Ganpati takes a mountain vacation

Lord Ganesh smiles at everyone from his rocky boulder abode in the Sahyadris, while Tiger Junior attempts a growl from the side.

The Sahyadri Ganpati

Having his human head replaced with an elephant’s must have bitterly hurt, but the endearing trunk and pot-bellied stomach are definite contributors in making Ganpati a permanent resident of every heart in Pune – for that matter, Maharashtra.

The year begins here with the anticipation of Ganesh Chaturthi, the Lord’s birthday celebration. The streets are crowded all ten days of the festival, the shops bursting with people. Ask a Maharashtrian about the event and he’ll go at length to explain how Ganpati bestows wisdom and good fortune on one and all. He is, for every household here, extended family.

During the ten days of the festival, life-like idols of the Lord are worshipped in pandals and in homes. It is believed that he heeds all prayers made to him during this time. On the eleventh day, the idols are immersed in water – symbolizing Ganpati starting his return journey to Mount Kailash, where his parents (Shiv and Parvati) reside. In his back pack he carries all the woes of his worshippers, presumably to dump them into some dark abyss.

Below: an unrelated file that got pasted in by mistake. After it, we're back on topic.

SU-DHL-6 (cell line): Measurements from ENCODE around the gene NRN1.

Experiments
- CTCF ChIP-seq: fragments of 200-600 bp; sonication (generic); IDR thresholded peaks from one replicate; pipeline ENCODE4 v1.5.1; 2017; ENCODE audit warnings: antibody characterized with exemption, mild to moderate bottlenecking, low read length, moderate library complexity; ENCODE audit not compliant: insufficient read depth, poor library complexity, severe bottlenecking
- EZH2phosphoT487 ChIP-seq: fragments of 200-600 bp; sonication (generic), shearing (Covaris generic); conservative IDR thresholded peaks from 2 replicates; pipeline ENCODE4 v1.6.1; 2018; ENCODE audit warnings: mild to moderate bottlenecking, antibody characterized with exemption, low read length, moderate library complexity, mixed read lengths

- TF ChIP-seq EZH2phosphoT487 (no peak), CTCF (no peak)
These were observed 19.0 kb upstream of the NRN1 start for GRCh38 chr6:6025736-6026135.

As the toy train to Matheran (a tiny hill station in the Sahyadri mountain range of Maharashtra) turns a narrow curve, he waves at all the passengers, lighting up their faces with delight.

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17 thoughts on “Ganpati takes a mountain vacation”

  1. I was fortunate to enjoy the festival of Ganesh Chaturthi when I was in Bombay. No matter what the condition/circumstances, there is always so much energy and devotion. It is indeed a great sight to watch and a feeling to savor. Not to mention the amazing larger than life idols of Lord Ganesha himself.
    “Ganpati Bappa Mourya” indeed!!!

    1. I wish I get to see the Ganesh Chaturthi celebrations at Mumbai sometime. We couldn’t go despite several plans and re-plans. Anyhow, Pune too went all out last year and I had an enthralling time.
      Yes, the huge idols present some sight! It’s like during Durga Puja.

  2. Nice one Deboshree. Btw, it is Ganapati bappa Morya, which is a short form of Moreshwar. You know how ‘ya’ is added as a term of endearment at the end of a name.

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